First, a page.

The Six Nations is on average attended by more people than any other sport in the world, according to a new UEFA report.

It is one of rugby's flagship events each year and attracts an average supporter base of 72,000.

In 2015, the tournament, which brings together England, Scotland, Ireland, Wales, France and Italy over 15 games, saw just over one million fans attend stadia such as Twickenham, the Millennium Stadium and Murrayfield.

The competition saw England and Ireland scrap it out for the title, with Ireland emerging victorious to claim their 13th trophy win.


The fact that it remained so tight until the last fixtures meant numbers were boosted.

NFL - which is now viewed more than ever before in Britain, given its introduction to Wembley - ranks second.

Nearly 18 million fans turned in total turned out for the 2015 season, which spanned across 256 games.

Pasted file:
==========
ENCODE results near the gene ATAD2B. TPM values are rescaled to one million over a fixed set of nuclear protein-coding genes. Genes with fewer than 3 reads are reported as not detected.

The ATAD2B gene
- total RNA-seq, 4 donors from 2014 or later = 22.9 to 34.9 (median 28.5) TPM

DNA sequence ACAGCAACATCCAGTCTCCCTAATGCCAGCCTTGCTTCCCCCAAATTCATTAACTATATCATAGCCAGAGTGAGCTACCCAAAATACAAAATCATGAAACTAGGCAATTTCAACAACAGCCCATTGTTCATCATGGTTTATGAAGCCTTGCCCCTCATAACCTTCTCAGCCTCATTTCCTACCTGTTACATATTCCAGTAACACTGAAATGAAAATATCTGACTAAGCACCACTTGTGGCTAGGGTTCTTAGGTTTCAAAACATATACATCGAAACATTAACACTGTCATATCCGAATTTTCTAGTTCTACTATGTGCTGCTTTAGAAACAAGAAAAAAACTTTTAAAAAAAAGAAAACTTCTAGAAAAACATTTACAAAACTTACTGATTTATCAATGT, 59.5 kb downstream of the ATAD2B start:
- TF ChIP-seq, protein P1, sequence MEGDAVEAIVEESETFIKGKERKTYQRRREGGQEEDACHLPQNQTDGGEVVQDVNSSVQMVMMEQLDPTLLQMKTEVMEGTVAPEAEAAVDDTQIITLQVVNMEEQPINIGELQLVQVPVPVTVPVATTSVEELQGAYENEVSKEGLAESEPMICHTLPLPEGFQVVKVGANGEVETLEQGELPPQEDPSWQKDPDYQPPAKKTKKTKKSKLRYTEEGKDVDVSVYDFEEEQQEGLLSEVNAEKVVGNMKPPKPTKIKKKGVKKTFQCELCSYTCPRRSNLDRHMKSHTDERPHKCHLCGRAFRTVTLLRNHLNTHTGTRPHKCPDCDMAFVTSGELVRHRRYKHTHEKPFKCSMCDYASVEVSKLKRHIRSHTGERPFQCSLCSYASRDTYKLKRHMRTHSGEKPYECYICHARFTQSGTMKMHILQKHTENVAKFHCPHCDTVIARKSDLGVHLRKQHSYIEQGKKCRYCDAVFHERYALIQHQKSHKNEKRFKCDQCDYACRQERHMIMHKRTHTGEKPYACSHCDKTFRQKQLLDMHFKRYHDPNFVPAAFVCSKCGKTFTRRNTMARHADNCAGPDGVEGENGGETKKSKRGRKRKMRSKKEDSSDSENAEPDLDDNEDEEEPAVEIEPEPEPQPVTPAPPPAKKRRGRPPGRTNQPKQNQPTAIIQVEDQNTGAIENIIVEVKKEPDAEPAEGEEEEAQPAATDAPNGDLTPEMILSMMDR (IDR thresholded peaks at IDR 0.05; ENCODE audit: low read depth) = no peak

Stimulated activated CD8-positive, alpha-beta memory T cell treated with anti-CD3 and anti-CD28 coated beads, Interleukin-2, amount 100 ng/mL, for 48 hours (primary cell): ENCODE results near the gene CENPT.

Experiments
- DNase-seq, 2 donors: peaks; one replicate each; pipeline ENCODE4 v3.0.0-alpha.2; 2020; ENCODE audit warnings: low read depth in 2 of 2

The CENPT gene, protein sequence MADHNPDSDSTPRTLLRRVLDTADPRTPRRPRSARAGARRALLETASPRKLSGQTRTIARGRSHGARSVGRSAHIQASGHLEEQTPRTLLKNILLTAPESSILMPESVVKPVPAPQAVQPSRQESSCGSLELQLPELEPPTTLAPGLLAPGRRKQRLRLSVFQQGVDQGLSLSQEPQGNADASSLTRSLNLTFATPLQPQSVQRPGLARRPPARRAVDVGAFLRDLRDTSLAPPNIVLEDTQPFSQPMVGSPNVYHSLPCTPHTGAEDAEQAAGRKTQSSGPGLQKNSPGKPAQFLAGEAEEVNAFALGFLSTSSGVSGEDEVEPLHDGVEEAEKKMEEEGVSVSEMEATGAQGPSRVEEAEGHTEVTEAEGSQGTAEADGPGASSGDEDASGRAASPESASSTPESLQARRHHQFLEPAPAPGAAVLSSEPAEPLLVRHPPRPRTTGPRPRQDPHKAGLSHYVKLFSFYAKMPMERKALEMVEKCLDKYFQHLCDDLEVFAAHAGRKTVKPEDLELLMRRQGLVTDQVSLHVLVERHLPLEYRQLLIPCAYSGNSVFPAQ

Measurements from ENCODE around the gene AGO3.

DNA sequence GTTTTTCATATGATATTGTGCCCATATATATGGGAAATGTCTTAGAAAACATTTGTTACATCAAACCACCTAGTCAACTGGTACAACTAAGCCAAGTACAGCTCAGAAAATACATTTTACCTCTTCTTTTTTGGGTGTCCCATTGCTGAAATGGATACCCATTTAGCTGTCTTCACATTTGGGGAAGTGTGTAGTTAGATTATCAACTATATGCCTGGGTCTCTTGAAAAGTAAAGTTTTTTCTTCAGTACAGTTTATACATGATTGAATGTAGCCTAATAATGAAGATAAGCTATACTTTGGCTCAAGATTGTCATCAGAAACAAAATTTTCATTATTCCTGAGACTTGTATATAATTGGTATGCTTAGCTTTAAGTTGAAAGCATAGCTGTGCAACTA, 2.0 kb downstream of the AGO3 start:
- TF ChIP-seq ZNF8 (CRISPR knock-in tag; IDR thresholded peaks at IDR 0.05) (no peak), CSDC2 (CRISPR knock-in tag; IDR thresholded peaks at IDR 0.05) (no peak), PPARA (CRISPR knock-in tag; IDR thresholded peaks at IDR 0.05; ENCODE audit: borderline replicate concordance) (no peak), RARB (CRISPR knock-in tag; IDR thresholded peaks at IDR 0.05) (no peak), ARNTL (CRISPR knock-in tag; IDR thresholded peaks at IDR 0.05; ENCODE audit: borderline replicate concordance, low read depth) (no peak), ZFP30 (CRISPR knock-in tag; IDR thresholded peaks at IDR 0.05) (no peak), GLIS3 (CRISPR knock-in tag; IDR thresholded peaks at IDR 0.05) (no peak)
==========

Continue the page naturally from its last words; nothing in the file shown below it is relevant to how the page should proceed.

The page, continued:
Sixty-four thousand on average turned up throughout the campaign, which included a Super Bowl victory for the Denver Broncos at the Levi's Stadium. In total 71,088 packed into the Levi's Stadium in Santa Clara, California.

The 2014 World Cup in Brazil rounds off the top three. Given its location in South America, football's biggest tournament wasn't attended by as many, particularly those supporters from Europe.

Just under 3.5m did attend the tournament and on average 53,592 made it to the 64 matches.

11 Jan, 2017 1:59pm
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The final, which was won by Germany over Argentina, drew a crowd of 74,738 inside the Maracana.

And UEFA's licensing benchmarking report, which Sportsmail has seen exclusively, reinforces the view that football remains the most popular sport on the planet.

It accounts for 10 of the 20 most attended sports events, with the recent European Championship in France ranking fifth overall. The Premier League ranks 10th - three places behind the Bundesliga for the 2015-16 season.

'Given its status as the "global game", it is not surprising that football accounts for more than half (29) of the 50 most highly attended global sports leagues and events,' the report adds.